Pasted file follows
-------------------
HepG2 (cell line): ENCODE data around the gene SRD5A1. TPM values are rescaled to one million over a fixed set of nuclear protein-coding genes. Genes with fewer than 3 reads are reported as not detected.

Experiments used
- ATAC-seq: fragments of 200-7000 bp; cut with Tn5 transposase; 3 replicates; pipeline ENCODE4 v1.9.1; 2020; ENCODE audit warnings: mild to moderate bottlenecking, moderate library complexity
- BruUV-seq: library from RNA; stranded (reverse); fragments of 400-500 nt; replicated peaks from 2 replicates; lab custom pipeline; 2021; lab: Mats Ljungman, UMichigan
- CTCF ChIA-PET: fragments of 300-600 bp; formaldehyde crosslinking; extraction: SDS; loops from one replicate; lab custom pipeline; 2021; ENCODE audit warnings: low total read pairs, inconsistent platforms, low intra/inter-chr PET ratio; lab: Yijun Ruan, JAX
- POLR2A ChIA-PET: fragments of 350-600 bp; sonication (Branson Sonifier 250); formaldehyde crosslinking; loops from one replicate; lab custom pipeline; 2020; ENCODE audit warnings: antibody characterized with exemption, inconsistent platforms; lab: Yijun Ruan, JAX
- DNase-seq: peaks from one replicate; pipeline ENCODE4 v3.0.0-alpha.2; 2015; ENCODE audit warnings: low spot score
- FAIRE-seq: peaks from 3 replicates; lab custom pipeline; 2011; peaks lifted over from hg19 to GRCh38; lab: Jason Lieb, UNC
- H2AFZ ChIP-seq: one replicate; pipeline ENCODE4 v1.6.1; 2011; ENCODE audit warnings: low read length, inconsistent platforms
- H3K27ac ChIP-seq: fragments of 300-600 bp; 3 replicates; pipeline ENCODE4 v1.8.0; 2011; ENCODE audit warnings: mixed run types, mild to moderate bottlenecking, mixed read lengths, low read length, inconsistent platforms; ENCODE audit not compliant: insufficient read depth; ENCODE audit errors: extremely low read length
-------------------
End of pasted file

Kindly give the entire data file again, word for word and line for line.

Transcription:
HepG2 (cell line): ENCODE data around the gene SRD5A1. TPM values are rescaled to one million over a fixed set of nuclear protein-coding genes. Genes with fewer than 3 reads are reported as not detected.

Experiments used
- ATAC-seq: fragments of 200-7000 bp; cut with Tn5 transposase; 3 replicates; pipeline ENCODE4 v1.9.1; 2020; ENCODE audit warnings: mild to moderate bottlenecking, moderate library complexity
- BruUV-seq: library from RNA; stranded (reverse); fragments of 400-500 nt; replicated peaks from 2 replicates; lab custom pipeline; 2021; lab: Mats Ljungman, UMichigan
- CTCF ChIA-PET: fragments of 300-600 bp; formaldehyde crosslinking; extraction: SDS; loops from one replicate; lab custom pipeline; 2021; ENCODE audit warnings: low total read pairs, inconsistent platforms, low intra/inter-chr PET ratio; lab: Yijun Ruan, JAX
- POLR2A ChIA-PET: fragments of 350-600 bp; sonication (Branson Sonifier 250); formaldehyde crosslinking; loops from one replicate; lab custom pipeline; 2020; ENCODE audit warnings: antibody characterized with exemption, inconsistent platforms; lab: Yijun Ruan, JAX
- DNase-seq: peaks from one replicate; pipeline ENCODE4 v3.0.0-alpha.2; 2015; ENCODE audit warnings: low spot score
- FAIRE-seq: peaks from 3 replicates; lab custom pipeline; 2011; peaks lifted over from hg19 to GRCh38; lab: Jason Lieb, UNC
- H2AFZ ChIP-seq: one replicate; pipeline ENCODE4 v1.6.1; 2011; ENCODE audit warnings: low read length, inconsistent platforms
- H3K27ac ChIP-seq: fragments of 300-600 bp; 3 replicates; pipeline ENCODE4 v1.8.0; 2011; ENCODE audit warnings: mixed run types, mild to moderate bottlenecking, mixed read lengths, low read length, inconsistent platforms; ENCODE audit not compliant: insufficient read depth; ENCODE audit errors: extremely low read length